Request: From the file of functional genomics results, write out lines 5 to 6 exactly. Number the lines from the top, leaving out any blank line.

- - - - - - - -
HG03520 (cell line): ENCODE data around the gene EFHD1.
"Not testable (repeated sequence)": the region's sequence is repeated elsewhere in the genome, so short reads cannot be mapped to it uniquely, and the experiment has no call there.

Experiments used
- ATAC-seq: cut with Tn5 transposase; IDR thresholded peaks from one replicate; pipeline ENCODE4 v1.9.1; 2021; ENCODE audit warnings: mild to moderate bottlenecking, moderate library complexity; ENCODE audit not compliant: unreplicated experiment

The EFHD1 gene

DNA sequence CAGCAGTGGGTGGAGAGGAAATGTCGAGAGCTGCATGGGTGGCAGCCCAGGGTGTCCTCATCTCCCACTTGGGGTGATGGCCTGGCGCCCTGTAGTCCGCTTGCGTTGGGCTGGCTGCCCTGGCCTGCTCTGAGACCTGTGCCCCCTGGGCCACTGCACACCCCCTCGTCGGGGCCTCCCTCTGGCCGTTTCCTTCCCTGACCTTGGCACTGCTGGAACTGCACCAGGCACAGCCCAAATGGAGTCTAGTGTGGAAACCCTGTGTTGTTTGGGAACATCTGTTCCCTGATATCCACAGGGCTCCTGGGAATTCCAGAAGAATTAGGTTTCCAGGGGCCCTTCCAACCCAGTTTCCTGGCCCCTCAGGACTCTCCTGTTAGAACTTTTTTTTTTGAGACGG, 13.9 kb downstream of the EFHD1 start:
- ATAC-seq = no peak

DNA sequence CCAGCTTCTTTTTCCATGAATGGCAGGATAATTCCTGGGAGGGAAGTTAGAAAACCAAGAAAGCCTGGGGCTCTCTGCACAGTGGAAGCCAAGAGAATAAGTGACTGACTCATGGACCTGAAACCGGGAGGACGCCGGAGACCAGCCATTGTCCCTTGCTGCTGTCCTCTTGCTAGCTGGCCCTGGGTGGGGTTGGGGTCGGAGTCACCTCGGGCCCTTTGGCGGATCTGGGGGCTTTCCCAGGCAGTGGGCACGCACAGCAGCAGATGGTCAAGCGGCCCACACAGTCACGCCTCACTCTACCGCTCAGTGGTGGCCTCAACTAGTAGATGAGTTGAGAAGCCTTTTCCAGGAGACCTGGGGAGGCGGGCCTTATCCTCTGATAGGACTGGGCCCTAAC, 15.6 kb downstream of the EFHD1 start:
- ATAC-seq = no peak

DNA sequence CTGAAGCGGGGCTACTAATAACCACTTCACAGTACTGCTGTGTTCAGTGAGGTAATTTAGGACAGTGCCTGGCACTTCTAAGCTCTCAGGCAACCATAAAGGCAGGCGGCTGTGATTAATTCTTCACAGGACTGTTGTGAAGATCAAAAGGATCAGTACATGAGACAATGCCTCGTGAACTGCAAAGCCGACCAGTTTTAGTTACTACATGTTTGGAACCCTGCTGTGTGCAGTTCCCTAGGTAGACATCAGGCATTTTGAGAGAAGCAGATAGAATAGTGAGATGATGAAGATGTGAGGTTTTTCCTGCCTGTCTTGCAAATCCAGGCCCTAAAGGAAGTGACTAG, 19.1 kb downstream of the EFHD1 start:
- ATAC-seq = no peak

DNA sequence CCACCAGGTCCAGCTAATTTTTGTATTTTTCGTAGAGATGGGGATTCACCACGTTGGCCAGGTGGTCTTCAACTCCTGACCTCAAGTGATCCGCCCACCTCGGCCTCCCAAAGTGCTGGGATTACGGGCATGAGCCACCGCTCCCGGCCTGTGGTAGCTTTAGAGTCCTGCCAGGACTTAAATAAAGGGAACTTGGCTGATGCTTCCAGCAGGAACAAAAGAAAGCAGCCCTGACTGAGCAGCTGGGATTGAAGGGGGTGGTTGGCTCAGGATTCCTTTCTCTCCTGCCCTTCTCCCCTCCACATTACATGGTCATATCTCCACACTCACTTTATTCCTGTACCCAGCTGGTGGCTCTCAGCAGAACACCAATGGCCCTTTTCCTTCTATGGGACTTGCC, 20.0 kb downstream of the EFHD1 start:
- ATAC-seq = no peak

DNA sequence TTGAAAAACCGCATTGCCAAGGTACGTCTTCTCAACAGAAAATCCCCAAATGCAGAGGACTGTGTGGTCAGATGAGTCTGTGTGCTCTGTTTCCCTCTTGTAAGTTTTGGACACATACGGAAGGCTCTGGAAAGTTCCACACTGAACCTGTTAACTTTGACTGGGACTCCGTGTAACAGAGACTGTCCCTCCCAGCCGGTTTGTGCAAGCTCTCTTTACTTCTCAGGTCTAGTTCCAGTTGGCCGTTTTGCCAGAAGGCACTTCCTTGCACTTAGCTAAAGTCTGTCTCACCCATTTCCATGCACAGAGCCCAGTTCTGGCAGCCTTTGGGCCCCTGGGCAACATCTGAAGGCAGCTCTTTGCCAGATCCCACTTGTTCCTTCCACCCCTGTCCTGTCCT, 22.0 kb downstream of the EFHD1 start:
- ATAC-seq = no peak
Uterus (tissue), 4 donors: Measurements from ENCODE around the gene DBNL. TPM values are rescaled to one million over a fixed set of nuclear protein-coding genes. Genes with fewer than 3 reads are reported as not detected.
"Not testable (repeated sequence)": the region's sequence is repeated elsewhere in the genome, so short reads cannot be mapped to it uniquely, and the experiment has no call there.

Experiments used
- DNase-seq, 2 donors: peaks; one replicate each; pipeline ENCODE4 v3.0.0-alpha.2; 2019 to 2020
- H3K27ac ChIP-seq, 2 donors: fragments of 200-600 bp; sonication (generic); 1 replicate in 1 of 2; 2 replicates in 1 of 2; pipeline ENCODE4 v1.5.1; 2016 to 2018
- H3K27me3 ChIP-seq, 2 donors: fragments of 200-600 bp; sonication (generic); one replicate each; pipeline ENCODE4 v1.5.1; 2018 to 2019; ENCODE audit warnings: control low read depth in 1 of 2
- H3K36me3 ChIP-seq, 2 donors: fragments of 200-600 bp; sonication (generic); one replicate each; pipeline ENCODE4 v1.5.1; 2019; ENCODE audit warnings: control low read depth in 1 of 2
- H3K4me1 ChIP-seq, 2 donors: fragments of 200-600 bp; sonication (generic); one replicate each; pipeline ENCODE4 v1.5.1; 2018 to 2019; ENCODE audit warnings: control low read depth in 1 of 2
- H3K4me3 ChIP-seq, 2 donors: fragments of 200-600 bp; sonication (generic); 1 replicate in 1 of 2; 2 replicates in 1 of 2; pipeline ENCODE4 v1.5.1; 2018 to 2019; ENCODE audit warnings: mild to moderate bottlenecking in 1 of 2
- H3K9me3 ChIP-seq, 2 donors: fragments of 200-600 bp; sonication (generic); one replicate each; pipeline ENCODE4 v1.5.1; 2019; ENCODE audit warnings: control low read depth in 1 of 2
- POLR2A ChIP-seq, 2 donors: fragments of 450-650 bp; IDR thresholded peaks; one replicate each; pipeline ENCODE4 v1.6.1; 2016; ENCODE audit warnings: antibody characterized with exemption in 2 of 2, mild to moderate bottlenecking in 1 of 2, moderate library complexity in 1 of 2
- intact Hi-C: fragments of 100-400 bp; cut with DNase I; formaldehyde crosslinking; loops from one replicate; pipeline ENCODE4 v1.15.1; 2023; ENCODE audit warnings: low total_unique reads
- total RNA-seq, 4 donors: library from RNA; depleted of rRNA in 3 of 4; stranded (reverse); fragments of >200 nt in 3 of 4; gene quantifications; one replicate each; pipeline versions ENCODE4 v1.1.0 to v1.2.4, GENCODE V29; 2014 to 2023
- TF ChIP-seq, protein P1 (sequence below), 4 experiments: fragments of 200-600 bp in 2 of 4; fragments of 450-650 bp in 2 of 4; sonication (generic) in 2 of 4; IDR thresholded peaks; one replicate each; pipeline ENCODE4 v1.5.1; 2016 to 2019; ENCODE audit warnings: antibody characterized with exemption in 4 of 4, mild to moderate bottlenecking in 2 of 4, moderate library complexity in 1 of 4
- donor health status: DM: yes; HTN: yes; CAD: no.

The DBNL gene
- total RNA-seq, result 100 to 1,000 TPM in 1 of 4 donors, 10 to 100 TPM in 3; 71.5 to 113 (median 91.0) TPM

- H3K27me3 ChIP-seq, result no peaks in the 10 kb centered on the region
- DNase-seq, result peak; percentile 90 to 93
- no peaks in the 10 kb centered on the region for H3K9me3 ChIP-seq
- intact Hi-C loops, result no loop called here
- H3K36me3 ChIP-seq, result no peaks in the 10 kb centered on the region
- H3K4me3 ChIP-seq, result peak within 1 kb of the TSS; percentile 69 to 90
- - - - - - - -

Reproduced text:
The EFHD1 gene

DNA sequence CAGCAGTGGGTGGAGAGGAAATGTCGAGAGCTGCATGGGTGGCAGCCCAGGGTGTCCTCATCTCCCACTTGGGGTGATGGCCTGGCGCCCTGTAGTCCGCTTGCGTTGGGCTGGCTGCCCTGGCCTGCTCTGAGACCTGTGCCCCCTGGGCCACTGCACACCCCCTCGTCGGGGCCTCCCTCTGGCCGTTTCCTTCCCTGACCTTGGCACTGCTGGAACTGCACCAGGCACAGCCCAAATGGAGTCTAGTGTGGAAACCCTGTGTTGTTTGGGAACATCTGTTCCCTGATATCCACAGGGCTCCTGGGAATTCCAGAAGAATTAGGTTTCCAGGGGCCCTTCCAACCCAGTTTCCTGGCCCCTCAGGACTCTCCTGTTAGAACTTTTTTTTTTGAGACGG, 13.9 kb downstream of the EFHD1 start: